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Two years of intensive design work, through trial and error on sophisticated and expensive injection molding machinery has resulted in a nearly perfect plastic mouthpiece direct from the mold.
At the lathe, any remaining flashing is sanded off and the shank of the mouthpiece is turned to exacting specifications.
The tolerance for these steps must be within 5 thousandths of an inch.
These oversized pressure cookers use water and pressure to draw sulfur and other elements out of the raw rubber mouthpieces. This curing process is called vulcanizing and can last up to 18 hours.
It's through this process that the mouthpieces harden up and naturally darken in appearance. It took years for jj Babbitt to perfect this critical process. If not done properly, the rubber may become too brittle or form rock-hard crystalline chips, rendering the entire batch useless.
All hard rubber and some plastic mouthpieces are meticulously sanded by hand to remove surface flashing and imperfections.
At the polishing station, each hard rubber mouthpiece is gently sanded and buffed by hand to bring out its deep, black color.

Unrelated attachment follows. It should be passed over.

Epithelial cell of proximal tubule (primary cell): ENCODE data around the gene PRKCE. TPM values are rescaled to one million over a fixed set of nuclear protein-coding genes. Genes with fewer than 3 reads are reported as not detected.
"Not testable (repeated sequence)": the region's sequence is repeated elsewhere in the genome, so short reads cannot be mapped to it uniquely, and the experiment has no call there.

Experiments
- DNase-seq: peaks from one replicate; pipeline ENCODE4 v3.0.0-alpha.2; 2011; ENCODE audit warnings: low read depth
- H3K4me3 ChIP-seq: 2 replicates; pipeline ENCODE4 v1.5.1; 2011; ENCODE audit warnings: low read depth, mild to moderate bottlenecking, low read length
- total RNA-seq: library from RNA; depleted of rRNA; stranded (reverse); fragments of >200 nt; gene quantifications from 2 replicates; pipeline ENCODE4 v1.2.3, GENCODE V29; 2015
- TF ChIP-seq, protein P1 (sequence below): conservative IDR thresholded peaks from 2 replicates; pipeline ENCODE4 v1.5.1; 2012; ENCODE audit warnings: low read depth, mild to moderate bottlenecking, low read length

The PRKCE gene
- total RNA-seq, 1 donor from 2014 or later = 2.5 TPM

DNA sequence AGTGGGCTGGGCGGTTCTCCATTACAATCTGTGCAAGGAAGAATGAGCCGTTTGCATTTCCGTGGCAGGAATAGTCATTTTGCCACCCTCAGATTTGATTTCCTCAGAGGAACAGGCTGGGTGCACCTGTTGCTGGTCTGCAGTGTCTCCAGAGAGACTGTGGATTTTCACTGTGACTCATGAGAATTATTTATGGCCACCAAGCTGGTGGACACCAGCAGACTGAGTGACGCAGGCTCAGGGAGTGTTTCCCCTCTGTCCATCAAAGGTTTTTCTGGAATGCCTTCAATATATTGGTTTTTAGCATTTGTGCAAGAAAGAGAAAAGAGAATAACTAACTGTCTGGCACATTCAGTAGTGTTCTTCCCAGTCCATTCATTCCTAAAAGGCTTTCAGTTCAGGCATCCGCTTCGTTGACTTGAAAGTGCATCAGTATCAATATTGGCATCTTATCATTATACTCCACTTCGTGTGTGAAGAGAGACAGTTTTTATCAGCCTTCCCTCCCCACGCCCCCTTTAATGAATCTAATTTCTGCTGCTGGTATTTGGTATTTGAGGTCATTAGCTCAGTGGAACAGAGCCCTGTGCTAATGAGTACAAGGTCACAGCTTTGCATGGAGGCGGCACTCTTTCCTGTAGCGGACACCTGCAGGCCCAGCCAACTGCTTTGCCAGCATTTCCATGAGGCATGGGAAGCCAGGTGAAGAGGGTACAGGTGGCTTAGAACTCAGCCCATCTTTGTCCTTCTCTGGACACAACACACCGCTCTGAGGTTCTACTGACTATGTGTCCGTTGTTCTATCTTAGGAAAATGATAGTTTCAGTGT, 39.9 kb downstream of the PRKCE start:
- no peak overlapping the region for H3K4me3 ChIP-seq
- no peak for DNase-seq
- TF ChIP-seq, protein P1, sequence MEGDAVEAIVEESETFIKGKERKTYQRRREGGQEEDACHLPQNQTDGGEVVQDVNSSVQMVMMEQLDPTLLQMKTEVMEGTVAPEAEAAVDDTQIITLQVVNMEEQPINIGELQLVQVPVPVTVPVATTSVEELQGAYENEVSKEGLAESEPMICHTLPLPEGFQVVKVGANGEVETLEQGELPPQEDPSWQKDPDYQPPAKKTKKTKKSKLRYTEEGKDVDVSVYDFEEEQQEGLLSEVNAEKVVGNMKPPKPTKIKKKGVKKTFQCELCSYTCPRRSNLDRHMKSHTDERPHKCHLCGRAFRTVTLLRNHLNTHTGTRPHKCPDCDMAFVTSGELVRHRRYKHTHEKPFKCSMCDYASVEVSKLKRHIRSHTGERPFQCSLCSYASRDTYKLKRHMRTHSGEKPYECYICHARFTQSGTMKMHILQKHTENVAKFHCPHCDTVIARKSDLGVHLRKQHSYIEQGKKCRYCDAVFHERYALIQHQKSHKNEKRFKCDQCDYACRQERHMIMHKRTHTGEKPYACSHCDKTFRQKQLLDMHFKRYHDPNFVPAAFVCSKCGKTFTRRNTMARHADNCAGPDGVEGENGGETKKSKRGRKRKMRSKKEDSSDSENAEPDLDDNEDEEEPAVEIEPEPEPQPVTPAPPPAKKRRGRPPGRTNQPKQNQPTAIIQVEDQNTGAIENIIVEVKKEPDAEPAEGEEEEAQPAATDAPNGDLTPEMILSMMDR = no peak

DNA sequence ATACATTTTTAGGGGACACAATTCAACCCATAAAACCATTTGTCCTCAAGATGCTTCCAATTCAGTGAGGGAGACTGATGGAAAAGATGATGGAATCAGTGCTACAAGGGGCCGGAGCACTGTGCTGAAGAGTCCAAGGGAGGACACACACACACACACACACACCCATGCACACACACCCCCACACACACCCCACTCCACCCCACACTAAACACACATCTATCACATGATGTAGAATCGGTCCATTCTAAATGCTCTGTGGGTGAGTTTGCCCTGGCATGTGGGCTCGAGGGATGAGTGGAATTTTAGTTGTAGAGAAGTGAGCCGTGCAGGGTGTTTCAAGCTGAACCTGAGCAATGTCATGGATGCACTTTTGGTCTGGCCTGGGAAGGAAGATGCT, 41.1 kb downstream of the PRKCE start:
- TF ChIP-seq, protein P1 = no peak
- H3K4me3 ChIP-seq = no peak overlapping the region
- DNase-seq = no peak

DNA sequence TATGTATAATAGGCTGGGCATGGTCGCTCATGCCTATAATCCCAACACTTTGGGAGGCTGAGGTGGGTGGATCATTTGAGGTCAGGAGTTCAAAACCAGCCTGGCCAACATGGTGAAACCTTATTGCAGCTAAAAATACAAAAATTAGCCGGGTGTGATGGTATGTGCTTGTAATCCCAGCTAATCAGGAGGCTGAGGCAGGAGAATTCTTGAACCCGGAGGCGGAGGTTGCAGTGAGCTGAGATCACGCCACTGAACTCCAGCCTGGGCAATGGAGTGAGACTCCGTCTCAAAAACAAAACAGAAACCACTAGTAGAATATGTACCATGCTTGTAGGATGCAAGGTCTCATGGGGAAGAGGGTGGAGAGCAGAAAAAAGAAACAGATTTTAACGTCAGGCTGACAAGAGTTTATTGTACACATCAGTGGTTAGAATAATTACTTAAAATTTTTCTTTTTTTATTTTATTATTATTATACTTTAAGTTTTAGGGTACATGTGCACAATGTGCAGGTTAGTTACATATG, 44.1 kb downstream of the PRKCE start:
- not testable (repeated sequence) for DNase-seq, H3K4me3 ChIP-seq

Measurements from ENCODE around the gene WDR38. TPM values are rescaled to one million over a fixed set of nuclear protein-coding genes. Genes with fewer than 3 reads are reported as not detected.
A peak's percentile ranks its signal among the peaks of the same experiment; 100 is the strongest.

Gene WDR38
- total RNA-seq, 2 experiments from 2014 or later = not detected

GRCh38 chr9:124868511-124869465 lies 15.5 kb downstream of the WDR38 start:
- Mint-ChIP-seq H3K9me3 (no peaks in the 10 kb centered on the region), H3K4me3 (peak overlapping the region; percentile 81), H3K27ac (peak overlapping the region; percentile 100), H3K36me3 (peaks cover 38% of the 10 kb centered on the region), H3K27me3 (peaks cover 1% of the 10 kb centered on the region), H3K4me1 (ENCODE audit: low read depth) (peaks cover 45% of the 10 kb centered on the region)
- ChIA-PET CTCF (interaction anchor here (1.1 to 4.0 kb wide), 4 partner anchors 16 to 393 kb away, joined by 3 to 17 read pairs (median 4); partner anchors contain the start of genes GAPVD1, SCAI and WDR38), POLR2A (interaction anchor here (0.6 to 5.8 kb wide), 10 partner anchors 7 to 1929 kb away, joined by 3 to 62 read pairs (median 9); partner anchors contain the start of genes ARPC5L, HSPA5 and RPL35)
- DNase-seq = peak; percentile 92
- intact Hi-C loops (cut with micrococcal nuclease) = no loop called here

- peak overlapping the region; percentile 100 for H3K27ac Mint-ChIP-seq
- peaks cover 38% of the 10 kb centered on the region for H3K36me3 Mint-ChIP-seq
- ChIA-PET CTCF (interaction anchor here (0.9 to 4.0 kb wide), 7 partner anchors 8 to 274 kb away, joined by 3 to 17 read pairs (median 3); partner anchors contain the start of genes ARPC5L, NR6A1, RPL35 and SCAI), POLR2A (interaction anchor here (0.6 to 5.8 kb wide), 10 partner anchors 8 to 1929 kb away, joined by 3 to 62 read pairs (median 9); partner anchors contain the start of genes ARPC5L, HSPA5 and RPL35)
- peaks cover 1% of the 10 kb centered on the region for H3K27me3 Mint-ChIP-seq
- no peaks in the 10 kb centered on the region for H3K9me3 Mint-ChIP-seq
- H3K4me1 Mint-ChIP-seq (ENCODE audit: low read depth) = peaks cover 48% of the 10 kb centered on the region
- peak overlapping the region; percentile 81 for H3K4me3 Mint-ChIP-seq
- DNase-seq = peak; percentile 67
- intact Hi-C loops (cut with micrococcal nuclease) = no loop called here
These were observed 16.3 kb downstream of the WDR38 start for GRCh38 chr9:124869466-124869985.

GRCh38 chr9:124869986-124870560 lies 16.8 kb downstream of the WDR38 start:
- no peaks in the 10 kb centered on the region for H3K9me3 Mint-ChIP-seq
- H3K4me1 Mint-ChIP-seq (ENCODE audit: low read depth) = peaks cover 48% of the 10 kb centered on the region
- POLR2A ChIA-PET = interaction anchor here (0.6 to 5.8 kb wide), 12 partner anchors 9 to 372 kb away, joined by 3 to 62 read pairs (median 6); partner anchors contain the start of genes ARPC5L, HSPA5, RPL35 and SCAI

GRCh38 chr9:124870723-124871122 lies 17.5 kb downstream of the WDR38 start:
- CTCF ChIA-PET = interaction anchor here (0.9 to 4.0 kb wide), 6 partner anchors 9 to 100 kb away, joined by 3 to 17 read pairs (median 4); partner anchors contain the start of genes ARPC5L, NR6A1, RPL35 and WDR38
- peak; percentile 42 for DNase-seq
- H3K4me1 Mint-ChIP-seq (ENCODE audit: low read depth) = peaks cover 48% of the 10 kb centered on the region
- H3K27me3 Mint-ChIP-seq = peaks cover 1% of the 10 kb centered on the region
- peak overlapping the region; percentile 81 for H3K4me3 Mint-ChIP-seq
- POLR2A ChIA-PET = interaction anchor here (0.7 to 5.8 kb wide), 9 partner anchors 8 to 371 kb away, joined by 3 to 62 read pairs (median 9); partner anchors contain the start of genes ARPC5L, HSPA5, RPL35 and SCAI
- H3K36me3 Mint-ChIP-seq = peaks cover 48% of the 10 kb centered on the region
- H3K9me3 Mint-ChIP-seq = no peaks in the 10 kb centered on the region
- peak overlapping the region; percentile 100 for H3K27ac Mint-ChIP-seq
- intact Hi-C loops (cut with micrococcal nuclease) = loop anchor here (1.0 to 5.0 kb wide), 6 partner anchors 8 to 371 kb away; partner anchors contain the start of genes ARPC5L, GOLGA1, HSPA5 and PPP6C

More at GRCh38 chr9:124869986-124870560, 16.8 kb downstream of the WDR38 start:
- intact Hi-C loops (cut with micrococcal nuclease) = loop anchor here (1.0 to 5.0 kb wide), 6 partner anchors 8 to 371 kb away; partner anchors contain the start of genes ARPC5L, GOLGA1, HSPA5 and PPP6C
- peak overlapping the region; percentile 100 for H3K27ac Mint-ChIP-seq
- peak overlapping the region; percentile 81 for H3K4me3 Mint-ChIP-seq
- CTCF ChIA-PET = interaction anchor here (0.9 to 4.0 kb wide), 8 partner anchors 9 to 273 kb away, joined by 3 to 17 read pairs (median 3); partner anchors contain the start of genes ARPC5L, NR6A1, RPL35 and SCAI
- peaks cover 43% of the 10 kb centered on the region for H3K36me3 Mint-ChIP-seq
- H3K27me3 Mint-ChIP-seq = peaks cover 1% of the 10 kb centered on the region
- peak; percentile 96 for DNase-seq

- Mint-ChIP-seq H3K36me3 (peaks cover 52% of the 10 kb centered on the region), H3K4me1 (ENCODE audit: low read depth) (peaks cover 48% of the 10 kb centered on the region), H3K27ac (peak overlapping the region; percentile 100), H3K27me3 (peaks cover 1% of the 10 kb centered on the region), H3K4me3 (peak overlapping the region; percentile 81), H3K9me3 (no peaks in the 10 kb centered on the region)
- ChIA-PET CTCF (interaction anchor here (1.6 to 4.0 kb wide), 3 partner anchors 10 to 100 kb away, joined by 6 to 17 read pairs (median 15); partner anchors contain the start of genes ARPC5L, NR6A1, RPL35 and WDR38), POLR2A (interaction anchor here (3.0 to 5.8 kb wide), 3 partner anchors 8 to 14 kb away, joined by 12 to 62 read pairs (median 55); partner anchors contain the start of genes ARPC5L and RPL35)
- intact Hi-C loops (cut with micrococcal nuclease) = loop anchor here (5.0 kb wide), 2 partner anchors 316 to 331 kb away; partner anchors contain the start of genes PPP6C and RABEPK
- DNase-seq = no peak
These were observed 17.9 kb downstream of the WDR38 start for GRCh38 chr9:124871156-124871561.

At these machines, square coasters of raw rubber are heated and pressed into custom mouthpiece molds.
Using this special process, a strip of cork is applied around the circumference of the shank at a precise thickness to ensure a snug fit into the clarinet body.
With precision much like a skilled dentist, jj Babbitt craftsmen remove excess material from inside the window area of the mouthpiece.
Tip finishing is one of the most critical areas in the plant. When a mouthpiece reaches this station, it will receive the most intricate shaping, grinding, and detailed adjustments yet.
Metal mouthpieces are forged in two pieces. The two halves are soldered together with silver solder and then the joints and ridge are ground smooth for a seamless appearance.
Our production tolerances nitpick to the tiniest fraction of an inch. But does all that additional production time and attention to detail really make difference? You bet it does!
This is the facing area, where the table is smoothed and flattened for the reed. The table must curve slightly near the tip, and at a specific point on the mouthpiece. Special care is given to ensure the side rails and the tip rail are uniform in width and within specifications.
Babbits unique process of milling the mouthpiece and hard rubber insert, ensures a perfectly flushed surface, providing a smooth comfortable contour that is unmatched in the industry.
There are three types of stamping done at jj Babbitt. Metal, foil and pad stamping.
The outside has been ground smooth for an attractive appearance. The inside must also be smooth, not for aesthetics, but for tonal quality. At this point, the shank is reamed and bored to exacting specifications.
The shipping department doubles as the final inspection station because not a single mouthpiece is allowed to leave the premises until it passes over 80 years and 3 generations of jj Babbitts long term commitment to excellence.